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My commentary:

Cystic fibrosis (CF) is the most common, lethal, genetic disease in Caucasians, affecting approximately 1 in every 2,500 newborns.1 In 1989, the gene mutated in cystic fibrosis (CF) was identified and named cystic fibrosis transmembrane conductance regulator (CFTR).2 CFTR chloride channel belongs to the superfamily of the ATP-binding cassette (ABC) transporters, which bind ATP and use the energy to drive the transport of a wide variety of substrates across extra- and intracellular membranes.3 CFTR also regulates the activity of other channels and transporters. The tissues affected by CF include sweat glands, intestine, bile ducts, respiratory epithelia, submandibular glands, uterus and vas deferens.4

It is now known that dental enamel, a product of epithelial cells, and bone is also affected in CF patients. Some CF patients develop reduced bone density (osteopenia) and dental defects. Bronckers et al 2010 provide evidence that CFTR is also expressed in maturation stage ameloblasts (enamel-secreting cells of teeth), odontoblasts (layer of cells lining the pulp cavity of a tooth, from which dentin is formed), and bone cells.5 The evidence demonstrates that CFTR are probably active in the pH regulation of maturation ameloblasts, and are essential for the completion of enamel mineralization. CFTR regulate pH because they are permeable to bicarbonate and are involved in the exchange of extracellular Cl- with intracellular bicarbonate.

Fluoride has been shown to reduce endocytosis in kidney and colon.6,7 The paper by Duan et al 2011 concludes that excess fluoride, in millimolar concentrations of an ameloblast system, inhibits the endocytic activity (transport of proteins) of ameloblasts through perturbations in the CFTR chloride channel.8 Although CFTR has a high affinity for bromide and chloride, it has been found that fluoride ions also compete for transport in these channels if fluoride concentrations are high enough.9 Defective CFTR function seems to result in pathological endocytosis in ameloblasts, leading to increased protein content in mature enamel.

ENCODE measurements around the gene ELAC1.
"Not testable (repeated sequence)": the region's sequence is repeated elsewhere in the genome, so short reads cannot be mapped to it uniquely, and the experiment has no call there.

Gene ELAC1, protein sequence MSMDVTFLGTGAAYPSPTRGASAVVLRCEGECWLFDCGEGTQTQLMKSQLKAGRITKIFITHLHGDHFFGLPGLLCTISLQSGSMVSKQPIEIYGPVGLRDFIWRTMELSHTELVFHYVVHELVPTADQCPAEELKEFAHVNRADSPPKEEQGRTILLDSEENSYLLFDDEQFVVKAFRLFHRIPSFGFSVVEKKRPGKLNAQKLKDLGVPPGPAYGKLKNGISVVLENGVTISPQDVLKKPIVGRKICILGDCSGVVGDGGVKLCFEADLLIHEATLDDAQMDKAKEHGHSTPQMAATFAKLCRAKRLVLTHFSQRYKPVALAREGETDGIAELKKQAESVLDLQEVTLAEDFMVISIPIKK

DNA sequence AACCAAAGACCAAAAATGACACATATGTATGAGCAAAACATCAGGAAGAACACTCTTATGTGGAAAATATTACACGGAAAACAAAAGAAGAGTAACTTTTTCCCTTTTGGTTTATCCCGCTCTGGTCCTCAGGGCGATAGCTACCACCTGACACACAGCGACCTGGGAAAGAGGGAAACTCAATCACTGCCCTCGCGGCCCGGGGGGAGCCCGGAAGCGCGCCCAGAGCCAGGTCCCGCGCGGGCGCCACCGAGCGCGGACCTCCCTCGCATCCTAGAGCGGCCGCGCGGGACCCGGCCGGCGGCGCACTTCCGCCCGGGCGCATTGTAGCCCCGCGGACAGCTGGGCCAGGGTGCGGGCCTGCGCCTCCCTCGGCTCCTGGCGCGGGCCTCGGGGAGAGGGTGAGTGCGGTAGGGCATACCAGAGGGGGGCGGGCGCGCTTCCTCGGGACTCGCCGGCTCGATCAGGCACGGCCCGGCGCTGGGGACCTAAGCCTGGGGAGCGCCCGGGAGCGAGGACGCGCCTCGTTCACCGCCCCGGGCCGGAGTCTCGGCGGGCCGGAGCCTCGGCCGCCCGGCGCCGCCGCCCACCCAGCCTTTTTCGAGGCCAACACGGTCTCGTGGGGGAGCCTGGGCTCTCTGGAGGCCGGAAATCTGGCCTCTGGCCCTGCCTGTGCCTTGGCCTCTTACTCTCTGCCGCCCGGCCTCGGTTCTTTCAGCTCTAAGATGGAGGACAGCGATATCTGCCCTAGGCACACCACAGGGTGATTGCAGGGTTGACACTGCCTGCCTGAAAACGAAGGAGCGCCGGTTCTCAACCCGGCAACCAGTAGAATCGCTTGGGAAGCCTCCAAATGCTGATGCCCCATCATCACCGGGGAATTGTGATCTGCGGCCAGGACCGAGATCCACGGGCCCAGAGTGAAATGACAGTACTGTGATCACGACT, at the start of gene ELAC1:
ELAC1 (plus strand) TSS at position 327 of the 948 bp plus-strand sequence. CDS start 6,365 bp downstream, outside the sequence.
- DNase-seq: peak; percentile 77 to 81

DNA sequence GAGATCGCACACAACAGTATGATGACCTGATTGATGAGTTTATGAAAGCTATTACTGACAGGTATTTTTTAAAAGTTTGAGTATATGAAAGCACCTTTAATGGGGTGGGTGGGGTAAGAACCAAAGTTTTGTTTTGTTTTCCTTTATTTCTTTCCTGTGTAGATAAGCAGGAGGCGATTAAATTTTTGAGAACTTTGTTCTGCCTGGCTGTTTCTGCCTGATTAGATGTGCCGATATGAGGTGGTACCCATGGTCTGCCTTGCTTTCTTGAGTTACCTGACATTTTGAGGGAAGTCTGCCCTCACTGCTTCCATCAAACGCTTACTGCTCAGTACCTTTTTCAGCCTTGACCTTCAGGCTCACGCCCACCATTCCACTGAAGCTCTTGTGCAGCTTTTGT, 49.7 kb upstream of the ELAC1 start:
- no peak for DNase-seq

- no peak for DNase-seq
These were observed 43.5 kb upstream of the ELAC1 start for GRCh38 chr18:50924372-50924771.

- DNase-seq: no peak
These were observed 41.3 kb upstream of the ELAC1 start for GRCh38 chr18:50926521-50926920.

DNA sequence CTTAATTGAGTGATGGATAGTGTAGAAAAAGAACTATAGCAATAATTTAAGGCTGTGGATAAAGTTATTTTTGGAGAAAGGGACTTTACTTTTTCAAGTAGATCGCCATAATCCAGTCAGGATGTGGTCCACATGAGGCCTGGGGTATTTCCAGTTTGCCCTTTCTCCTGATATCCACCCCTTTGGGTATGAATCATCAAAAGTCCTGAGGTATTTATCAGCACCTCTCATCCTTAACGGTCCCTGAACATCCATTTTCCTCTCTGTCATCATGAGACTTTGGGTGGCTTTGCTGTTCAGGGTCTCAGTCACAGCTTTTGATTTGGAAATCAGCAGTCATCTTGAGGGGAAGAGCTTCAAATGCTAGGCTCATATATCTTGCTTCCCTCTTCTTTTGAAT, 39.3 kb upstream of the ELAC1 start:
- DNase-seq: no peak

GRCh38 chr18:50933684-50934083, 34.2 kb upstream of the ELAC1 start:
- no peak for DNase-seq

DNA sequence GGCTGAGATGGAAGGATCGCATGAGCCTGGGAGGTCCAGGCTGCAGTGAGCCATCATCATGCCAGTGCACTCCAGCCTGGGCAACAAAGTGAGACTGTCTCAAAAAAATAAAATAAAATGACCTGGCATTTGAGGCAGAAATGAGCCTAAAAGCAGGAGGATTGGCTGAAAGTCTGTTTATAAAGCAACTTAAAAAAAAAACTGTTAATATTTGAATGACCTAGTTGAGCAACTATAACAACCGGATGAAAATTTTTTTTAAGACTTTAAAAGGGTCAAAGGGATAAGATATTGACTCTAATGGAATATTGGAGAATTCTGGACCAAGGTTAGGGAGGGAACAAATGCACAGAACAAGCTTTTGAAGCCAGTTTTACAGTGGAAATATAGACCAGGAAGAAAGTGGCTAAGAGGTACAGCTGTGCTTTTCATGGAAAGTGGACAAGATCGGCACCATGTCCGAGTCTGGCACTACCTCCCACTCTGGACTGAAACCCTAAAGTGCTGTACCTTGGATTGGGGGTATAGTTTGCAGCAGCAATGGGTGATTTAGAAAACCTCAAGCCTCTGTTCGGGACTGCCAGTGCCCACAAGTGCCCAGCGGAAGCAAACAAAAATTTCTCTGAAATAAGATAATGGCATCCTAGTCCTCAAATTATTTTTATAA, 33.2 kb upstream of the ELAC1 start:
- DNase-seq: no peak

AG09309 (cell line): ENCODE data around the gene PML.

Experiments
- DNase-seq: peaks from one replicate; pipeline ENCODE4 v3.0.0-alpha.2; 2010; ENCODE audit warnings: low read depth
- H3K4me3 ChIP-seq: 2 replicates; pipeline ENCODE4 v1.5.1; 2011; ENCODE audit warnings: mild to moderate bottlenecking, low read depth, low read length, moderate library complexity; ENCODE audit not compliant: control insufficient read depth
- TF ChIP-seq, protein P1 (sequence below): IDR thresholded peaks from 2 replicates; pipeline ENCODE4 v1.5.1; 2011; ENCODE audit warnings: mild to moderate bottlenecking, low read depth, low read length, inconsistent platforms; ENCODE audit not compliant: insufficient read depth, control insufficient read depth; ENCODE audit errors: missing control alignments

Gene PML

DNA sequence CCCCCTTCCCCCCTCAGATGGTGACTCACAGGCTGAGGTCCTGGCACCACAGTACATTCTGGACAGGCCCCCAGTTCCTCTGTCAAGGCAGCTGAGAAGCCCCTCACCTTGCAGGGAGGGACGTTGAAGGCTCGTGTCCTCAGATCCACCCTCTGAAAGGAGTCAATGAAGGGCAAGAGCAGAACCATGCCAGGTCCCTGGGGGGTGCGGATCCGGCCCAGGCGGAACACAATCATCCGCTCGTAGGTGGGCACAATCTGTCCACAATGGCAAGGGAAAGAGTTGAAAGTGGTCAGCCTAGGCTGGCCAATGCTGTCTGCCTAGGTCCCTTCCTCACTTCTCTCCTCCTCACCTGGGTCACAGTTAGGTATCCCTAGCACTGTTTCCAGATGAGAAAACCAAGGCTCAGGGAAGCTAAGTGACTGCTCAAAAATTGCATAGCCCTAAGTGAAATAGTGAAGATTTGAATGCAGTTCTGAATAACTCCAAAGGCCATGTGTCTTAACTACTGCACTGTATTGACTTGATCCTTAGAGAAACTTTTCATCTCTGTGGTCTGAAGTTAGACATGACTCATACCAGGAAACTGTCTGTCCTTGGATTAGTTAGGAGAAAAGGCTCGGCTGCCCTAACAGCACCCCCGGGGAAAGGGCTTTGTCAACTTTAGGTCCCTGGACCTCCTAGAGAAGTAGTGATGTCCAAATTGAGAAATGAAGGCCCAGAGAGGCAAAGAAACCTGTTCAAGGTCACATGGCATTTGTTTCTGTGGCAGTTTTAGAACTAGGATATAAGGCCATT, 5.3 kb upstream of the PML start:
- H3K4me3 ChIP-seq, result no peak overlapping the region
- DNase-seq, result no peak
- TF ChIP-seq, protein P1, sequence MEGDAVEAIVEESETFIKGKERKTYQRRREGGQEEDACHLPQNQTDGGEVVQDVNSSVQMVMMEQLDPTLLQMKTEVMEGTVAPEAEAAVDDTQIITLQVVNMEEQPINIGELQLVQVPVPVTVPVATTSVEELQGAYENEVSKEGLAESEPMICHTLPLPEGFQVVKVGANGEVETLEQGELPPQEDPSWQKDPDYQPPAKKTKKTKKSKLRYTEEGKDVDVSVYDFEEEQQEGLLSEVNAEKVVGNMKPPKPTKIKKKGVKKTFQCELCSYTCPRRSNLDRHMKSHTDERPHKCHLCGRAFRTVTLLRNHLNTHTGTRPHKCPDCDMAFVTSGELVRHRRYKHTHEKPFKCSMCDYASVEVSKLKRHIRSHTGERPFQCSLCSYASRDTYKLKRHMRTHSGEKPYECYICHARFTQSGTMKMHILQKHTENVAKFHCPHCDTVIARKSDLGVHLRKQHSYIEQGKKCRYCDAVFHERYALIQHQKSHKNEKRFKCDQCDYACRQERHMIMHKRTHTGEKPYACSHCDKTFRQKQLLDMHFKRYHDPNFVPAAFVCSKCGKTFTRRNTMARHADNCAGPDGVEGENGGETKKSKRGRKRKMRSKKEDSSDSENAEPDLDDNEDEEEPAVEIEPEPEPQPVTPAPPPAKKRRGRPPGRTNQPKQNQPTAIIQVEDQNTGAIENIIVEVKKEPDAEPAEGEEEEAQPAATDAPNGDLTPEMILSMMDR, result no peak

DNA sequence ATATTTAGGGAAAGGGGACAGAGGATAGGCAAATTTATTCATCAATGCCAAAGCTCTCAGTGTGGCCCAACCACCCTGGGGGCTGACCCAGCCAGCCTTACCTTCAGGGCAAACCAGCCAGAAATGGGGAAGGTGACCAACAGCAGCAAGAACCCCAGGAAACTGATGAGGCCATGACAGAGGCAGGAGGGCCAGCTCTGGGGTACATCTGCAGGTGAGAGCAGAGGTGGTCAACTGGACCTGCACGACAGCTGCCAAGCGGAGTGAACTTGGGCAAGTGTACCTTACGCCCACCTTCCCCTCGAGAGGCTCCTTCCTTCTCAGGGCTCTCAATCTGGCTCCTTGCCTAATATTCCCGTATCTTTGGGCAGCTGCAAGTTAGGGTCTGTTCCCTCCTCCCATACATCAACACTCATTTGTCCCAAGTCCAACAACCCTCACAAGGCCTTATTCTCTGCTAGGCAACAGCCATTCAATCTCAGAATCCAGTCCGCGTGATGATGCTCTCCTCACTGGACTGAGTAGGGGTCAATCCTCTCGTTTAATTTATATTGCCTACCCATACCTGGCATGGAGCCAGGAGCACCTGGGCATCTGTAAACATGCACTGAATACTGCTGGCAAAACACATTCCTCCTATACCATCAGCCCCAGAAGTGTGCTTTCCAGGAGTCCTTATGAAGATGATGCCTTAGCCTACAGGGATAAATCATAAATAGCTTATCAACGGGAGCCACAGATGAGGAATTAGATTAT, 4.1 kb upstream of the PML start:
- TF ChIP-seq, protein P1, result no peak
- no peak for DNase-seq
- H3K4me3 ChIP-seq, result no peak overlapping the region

These papers suggest that fluoride may exacerbate symptoms for CF patients and may induce CF-like symptoms in those without the CFTR genetic anomaly, by causing perturbations in CFTR function. Research is now required to demonstrate whether fluoride interferes with CFTR in other locations.

Research by Hardin et al.10 demonstrated that transport of bovine serum albumin was significantrly inhibited with sodium fluoride. Transport of molecules is an energy dependent process, therefore work by Schmid et al.11 which demonstrates that ATP is required for receptor-mediated endocytosis, is also relevant. It is well established that fluoride, in combination with aluminum (AlFx),12 disturbs G protein function by acting as a phosphate mimic. This may result in reduced availability of cellular energy required for these cellular functions.

These papers suggest that fluoride may exacerbate symptoms for CF patients and may induce CF-like symptoms in those without the CFTR genetic anomaly, by causing perturbations in CFTR function. Research is now required to demonstrate whether fluoride interferes with CFTR in other locations.

Citations

1 Li C, Naren AP. CFTR chloride channel in the apical compartments: spatiotemporal coupling to its interacting partners. Integr Biol 2010;2(4):161-77.

2 Riordan JR, Rommens JM, Kerem B, Alon N, Rozmahel R, Grzelczak Z, et al. Identification of the cystic fibrosis gene: cloning and characterization of complementary DNA. Science. 1989;245(4922):1066-73.



3 Li C, Naren AP. Macromolecular complexes of cystic fibrosis transmembrane conductance regulator and its interacting partners. Pharmacol Ther. 2005;108(2):208-23.

4 Bronckers A, Kalogeraki L, Jorna HJ, Wilke M, Bervoets TJ, Lyaruu DM, Zandieh-Doulabi B, Denbesten P, de Jonge H. The cystic fibrosis transmembrane conductance regulator (CFTR) is expressed in maturation stage ameloblasts, odontoblasts and bone cells. Bone. 2010;46(4):1188-96.

5 Bronckers et al. 2010

6 Hardin JA, Situ Z, Duan X. CIC chloride channels in tooth germ and odontoblast-like MDPC-23 cells. Arch Oral Biol 1999;53:874-8.

7 Schmid SL, Carter LL. ATP is required for receptor-mediated endocytosis in intact cells. J Cell Biol 1990;111(6 Pt 1):2307-18.

8 Duan X, Mao Y, Wen X, Yang T, Xue Y. Excess Fluoride Interferes with Chloride-channel-dependent Endocytosis in Ameloblasts. J Dent Res. 2011 Feb;90(2):175-180.

9Duan et al 2011

10 Hardin et al 1999

11 Schmid et al 1990

12 Strunecka A, Patocka J, Blaylock RL, Chinoy N. Fluoride Interactions: From Molecules to Disease. Current Signal Transduction Therapy 2007;2:190-213.


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